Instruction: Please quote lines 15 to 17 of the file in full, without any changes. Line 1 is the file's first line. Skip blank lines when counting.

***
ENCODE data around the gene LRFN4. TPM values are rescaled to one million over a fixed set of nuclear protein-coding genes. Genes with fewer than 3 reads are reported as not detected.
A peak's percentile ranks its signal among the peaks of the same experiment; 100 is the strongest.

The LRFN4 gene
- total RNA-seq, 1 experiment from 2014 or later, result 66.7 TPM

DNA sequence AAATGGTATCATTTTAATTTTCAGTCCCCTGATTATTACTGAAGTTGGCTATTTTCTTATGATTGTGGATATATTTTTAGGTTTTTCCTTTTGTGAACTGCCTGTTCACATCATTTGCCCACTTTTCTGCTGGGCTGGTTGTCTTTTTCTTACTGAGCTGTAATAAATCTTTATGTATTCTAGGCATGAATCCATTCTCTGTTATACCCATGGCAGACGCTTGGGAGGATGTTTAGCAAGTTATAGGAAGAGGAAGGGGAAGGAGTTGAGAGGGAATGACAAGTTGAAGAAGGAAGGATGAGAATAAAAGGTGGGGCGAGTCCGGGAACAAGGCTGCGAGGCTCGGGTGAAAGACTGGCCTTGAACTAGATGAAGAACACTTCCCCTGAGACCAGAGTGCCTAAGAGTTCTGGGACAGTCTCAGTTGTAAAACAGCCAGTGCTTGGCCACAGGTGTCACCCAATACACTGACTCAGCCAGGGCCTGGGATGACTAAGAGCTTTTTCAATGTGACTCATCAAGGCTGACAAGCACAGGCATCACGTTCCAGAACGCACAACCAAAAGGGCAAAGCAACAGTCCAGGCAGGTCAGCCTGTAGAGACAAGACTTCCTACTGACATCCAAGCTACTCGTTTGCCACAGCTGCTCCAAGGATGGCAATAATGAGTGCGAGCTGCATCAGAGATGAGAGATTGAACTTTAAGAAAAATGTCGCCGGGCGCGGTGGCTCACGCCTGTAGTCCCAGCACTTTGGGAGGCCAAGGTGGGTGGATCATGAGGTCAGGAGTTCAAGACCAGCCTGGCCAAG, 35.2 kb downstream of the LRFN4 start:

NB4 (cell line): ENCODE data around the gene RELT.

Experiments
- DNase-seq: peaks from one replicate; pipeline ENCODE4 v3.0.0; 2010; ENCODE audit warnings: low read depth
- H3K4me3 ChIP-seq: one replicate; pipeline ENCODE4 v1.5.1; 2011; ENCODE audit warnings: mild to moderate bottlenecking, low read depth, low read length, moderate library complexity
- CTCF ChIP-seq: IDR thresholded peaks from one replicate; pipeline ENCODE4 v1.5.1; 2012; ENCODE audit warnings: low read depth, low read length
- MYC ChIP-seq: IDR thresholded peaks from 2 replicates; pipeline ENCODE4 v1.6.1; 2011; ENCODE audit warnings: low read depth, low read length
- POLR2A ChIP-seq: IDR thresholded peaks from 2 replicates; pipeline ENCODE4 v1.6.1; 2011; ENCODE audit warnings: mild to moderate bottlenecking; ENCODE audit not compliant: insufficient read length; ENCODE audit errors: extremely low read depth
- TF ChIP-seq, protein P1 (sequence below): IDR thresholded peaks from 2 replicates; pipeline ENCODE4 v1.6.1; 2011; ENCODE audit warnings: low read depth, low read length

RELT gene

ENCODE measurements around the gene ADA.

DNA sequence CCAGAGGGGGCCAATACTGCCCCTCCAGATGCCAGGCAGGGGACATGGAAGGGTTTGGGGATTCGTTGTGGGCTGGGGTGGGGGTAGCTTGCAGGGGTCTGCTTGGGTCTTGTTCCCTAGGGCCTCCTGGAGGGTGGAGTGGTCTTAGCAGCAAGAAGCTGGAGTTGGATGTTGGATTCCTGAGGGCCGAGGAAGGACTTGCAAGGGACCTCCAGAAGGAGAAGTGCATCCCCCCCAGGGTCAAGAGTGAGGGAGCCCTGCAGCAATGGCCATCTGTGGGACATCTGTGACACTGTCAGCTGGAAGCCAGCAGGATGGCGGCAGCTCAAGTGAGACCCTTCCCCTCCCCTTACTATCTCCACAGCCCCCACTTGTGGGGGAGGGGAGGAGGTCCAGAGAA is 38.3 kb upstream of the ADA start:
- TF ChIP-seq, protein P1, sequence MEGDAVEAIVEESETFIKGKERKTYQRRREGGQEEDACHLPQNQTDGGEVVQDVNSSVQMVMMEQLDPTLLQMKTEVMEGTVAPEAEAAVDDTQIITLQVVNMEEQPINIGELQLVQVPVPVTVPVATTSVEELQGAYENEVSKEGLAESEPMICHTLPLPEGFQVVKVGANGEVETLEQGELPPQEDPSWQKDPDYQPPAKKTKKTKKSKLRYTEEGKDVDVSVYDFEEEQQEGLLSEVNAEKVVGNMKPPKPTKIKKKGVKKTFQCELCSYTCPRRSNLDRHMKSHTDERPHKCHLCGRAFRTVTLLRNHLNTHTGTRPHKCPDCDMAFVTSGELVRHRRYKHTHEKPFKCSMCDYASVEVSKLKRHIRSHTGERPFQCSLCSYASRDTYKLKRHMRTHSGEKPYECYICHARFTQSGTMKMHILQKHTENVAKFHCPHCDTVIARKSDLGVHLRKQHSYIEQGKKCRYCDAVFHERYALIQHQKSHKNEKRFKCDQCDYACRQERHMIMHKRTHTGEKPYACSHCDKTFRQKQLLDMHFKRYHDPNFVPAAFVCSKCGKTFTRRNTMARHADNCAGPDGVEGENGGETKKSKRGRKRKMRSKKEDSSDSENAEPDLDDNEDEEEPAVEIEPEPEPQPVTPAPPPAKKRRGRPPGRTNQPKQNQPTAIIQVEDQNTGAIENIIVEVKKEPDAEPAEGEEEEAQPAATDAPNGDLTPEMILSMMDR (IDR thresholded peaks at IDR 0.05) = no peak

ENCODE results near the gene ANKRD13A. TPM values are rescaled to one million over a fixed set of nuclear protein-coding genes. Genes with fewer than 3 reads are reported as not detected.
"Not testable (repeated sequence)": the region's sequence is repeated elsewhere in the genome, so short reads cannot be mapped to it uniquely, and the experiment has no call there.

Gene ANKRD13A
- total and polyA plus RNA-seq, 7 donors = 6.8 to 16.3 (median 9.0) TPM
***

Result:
ENCODE measurements around the gene ADA.

DNA sequence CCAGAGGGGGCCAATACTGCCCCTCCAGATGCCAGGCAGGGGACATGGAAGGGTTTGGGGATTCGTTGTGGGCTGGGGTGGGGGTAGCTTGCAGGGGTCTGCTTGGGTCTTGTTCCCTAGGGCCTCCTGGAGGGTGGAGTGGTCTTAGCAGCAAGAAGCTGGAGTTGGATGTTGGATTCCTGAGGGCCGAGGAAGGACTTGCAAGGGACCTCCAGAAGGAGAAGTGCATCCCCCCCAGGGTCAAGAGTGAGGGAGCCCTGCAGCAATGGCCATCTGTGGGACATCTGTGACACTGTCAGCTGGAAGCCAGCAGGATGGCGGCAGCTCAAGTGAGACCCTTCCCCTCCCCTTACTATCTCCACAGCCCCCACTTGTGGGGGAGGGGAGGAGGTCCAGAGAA is 38.3 kb upstream of the ADA start:
- TF ChIP-seq, protein P1, sequence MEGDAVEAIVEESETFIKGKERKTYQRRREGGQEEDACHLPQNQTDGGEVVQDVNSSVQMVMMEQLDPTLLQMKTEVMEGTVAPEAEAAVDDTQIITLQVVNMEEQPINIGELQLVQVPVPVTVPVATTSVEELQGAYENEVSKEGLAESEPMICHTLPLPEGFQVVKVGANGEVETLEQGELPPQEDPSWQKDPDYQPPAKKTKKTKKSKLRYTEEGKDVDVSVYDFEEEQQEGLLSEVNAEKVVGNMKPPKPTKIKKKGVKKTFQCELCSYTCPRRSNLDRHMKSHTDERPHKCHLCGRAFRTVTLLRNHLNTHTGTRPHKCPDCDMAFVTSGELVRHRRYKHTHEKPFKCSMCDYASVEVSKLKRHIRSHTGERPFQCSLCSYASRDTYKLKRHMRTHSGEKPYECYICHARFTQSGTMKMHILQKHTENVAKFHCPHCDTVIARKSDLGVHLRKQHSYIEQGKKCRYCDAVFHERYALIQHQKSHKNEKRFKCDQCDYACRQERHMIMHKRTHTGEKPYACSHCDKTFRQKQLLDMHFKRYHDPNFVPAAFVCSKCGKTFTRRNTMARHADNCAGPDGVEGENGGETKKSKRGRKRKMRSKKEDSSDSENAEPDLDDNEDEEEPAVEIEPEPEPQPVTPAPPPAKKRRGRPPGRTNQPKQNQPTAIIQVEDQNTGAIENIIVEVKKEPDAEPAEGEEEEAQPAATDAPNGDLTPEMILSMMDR (IDR thresholded peaks at IDR 0.05) = no peak